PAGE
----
Yes, says the federal government. In their most recent filing in Mehaffy v. United States, lawyers for the U.S. Army Corps of Engineers argue that a property owner’s takings claim is weakened if the property is subject to preexisting, comprehensive regulation.
You may recall that the Mehaffy case involves an Arkansas property owner who sued the Corps after that agency denied his application to fill some wetlands. The Federal Circuit Court of Appeals held last year that Mr. Mehaffy had not suffered a taking because he had no investment-backed expectations to use his property, which is regulated under the Clean Water Act. Mehaffy is now seeking review in the U.S. Supreme Court, and we filed a friend-of-the-court brief urging the Court to take the case.
The concept of “investment-backed expectations” is at the heart of Mehaffy’s case. In most takings cases, courts must evaluate a property owner’s investment-backed expectations to determine whether a challenged regulation amounts to a taking. One question that often comes up is whether preexisting regulations that apply to the property should be counted among the factors that influence the owner’s expectations for the property.
Our brief says no.
The notion that preexisting regulations can weaken a property owner’s takings claim contradicts the Supreme Court’s opinion in Palazzolo v. Rhode Island, a PLF victory from 2001. In that case, the Court rejected a doctrine called the “notice rule.” The notice rule said that property owners could not raise a takings challenge against regulations that applied to their property before they acquired it. The Court refused to accept that rule, however, because it would put an “expiration date” on the Takings Clause, if property owners lost the ability to challenge unconstitutional regulations merely because the property had changed hands.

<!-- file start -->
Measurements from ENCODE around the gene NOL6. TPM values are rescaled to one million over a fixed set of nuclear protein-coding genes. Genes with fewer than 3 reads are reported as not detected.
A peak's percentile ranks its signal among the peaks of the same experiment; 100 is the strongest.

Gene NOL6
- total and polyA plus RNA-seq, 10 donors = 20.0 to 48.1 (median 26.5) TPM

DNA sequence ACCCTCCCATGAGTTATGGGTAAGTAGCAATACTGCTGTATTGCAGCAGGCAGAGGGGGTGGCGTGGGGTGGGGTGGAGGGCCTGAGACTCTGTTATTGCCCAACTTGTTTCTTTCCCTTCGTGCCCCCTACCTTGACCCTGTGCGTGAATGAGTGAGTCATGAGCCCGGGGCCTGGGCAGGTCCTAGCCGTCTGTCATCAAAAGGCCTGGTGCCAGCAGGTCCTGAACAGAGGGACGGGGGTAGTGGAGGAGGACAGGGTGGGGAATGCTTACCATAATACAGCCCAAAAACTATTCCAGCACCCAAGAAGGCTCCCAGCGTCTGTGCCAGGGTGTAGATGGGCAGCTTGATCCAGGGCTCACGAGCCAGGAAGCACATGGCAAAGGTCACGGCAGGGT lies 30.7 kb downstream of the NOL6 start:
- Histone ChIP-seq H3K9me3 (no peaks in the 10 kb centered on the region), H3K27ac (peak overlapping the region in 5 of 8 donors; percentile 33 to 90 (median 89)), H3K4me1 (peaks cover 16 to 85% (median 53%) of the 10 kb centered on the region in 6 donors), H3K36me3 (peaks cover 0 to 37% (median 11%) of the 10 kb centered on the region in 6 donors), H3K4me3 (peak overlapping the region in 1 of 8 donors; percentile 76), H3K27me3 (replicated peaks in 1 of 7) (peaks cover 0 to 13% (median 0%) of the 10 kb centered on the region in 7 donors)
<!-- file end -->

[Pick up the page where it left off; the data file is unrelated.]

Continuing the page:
The same principle should control the outcome in Mehaffy—the fact that regulations applied to Mehaffy’s property before he acquired it should not be seen as weakening his ability to challenge those regulations as a taking. Justice Scalia made the same point in a concurring opinion in Palazzolo when he said that “[t]he ‘investment-backed expectations’ that the law will take into account do not include the assumed validity of a restriction that in fact deprives property of so much of its value as to be unconstitutional.”
We also argue that the Federal Circuit’s Mehaffy opinion undercuts the Takings Clause because it encourages the government to enact more restrictive regulations. The court determined that Mehaffy could not prevail on his takings claim because he knew that the Clean Water Act applied to his property. But the lesson for government is that it can avoid takings liability by enacting as many property regulations as it can, since those regulations destroy owners’ investment-backed expectations, and that makes it impossible for property owners to win takings cases! Alas, the government seems satisfied with the idea that it can sap a property owner’s development expectations and shield itself from takings liability by piling on regulations.
We are hopeful that the Court will see this significant conflict in the law and grant certiorari in Mehaffy later in the current Term.